CU’s New President Mark Kennedy Starts His Job With Long Day Of Campus Tours, Debriefings

July 1, 2019
Mark Kennedy answers audience questions Wednesday April 24, 2019, at the CU Anschutz Medical Campus. Mark Kennedy answers audience questions Wednesday April 24, 2019, at the CU Anschutz Medical Campus. Hart Van Denburg/CPR News
Mark Kennedy answers audience questions Wednesday April 24, 2019, at the CU Anschutz Medical Campus.

Just two months after a tumultuous and controversial interview process, former Minnesota congressman Mark Kennedy steps into his new post as the president of the University of Colorado. 

The one-time businessman and most recent president of the University of North Dakota will oversee 35,000 employees, 67,000 students and a $4.5 billion budget during his three-year contract leading CU’s four campuses.

The CU Board Of Regents voted in May on a party-line vote to confirm Kennedy as president. As the sole finalist, he came under fire with students and faculty, who challenged him on his past conservative voting record as a U.S. representative and his fundraising record. Crowds also questioned his commitment to inclusivity. During the forums and meetings, Kennedy pledged a collaborative approach and said he welcomes diversity and respects academic freedom. 

During a news conference after his selection in May, Kennedy said he knows he needs to earn the trust of the CU community.

“The order of the day is to build unity among regents, among the university, among the state,” Kennedy said.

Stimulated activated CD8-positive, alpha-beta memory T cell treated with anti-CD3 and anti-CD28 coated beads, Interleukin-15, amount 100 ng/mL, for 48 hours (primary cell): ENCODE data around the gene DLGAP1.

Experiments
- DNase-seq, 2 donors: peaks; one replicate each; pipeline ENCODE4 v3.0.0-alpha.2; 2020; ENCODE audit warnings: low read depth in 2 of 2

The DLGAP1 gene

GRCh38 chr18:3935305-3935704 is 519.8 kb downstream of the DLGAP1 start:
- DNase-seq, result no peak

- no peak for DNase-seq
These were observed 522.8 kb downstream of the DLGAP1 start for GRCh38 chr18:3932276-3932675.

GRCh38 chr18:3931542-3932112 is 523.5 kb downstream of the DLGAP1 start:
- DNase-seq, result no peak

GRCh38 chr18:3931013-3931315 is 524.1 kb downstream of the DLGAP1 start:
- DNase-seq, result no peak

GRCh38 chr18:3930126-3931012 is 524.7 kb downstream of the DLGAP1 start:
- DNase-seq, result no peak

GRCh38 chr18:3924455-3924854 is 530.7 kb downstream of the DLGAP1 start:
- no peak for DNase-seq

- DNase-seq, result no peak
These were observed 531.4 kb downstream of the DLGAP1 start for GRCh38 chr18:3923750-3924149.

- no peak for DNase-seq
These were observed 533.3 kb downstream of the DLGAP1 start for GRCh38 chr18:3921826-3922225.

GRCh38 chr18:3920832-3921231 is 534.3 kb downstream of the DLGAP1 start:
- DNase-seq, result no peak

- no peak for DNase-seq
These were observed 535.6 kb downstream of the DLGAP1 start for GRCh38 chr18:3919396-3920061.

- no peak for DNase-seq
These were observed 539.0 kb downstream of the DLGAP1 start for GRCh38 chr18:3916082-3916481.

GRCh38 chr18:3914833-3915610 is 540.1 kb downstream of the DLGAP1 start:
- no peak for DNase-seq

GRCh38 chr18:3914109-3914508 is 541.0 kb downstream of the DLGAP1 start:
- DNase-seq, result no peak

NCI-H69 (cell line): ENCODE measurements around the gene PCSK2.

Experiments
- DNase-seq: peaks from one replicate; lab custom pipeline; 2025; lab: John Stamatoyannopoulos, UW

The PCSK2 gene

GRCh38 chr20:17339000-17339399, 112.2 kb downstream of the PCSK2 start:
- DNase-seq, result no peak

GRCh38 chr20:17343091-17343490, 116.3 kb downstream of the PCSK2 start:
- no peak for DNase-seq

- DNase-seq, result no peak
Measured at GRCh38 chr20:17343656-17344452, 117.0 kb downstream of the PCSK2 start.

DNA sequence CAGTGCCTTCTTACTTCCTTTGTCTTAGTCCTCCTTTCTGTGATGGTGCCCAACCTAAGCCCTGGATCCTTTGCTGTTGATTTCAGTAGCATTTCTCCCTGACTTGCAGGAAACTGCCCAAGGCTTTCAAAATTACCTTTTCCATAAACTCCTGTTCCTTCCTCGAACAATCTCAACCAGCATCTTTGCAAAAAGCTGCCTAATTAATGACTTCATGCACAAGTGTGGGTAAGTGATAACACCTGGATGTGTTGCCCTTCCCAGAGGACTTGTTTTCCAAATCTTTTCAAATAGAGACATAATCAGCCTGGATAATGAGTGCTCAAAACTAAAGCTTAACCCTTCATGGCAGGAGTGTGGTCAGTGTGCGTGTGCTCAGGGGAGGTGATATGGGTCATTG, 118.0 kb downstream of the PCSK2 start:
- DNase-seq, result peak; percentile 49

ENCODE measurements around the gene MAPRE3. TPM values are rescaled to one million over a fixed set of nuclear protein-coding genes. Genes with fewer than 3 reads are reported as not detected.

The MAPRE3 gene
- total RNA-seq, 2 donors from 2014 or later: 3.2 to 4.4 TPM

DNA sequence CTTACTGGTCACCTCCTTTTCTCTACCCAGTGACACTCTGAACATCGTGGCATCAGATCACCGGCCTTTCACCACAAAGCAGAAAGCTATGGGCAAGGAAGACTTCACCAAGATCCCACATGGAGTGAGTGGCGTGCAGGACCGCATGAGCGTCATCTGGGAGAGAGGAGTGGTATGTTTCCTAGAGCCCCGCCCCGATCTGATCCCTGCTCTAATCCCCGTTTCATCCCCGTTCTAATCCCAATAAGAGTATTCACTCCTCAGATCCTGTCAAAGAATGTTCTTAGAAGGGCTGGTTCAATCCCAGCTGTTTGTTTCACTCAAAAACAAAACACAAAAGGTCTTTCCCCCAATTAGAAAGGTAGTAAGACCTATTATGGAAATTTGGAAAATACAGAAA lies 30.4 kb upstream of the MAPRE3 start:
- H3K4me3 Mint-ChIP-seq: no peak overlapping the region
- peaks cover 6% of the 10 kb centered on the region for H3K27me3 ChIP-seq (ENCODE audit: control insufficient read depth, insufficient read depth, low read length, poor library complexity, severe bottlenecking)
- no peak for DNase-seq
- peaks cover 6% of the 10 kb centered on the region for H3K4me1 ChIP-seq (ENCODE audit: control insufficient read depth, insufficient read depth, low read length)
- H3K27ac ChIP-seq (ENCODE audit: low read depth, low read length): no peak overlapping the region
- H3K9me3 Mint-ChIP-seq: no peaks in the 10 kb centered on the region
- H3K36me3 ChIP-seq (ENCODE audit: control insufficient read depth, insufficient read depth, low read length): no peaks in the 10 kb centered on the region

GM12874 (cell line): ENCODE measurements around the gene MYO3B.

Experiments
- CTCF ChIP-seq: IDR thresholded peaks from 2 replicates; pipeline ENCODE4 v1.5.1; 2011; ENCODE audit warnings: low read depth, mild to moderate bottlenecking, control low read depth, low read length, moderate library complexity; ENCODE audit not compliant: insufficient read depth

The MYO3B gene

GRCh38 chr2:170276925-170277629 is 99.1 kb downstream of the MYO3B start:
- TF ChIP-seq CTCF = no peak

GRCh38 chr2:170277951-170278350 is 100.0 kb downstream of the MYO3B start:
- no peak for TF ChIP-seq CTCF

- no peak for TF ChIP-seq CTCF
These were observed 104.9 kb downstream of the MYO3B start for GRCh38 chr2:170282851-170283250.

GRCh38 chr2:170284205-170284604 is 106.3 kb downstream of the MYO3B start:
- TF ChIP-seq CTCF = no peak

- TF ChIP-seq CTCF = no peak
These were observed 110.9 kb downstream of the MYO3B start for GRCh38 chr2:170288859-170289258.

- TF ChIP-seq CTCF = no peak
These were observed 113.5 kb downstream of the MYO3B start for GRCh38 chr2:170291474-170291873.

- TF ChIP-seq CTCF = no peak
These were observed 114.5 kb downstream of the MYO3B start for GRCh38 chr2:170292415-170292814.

The Board of Regents has said Kennedy will spend his first few months learning about the university, listening to constituents and engaging stakeholders.

On Monday, Kennedy will tour the home of CU Colorado Springs cyber security facilities, the Ent Center for the Arts and the CU Anschutz Medical Campus. 

In the afternoon he’ll tour CU Boulder’s Laboratory for Atmospheric and Space Physics where he’ll briefed on how students are involved in the institute and the campus’ engineering facilities. 

At CU Denver, he’ll meet with engineering students who are competing in the finals of the 2019 SpaceX Hyperloop Competition, and a program focused on creating and adapting technology for people with disabilities. 

Finally, he’ll be briefed on the School of Education’s rural education program.

Kennedy’s predecessor Bruce Benson retired Friday. He was the system's longest serving leader in more than six decades. The former Republican oilman was a controversial hire 10 years ago but earned respect among faculty, staff and students. 

In his final monthly letter to the CU community, Benson cited achievements including joining the Pac-12 athletic conference, the expansion of the Anschutz medical campus, cybersecurity research and record-setting enrollment and fundraising.Kennedy’s three-year contract at a $650,000 salary in the first year.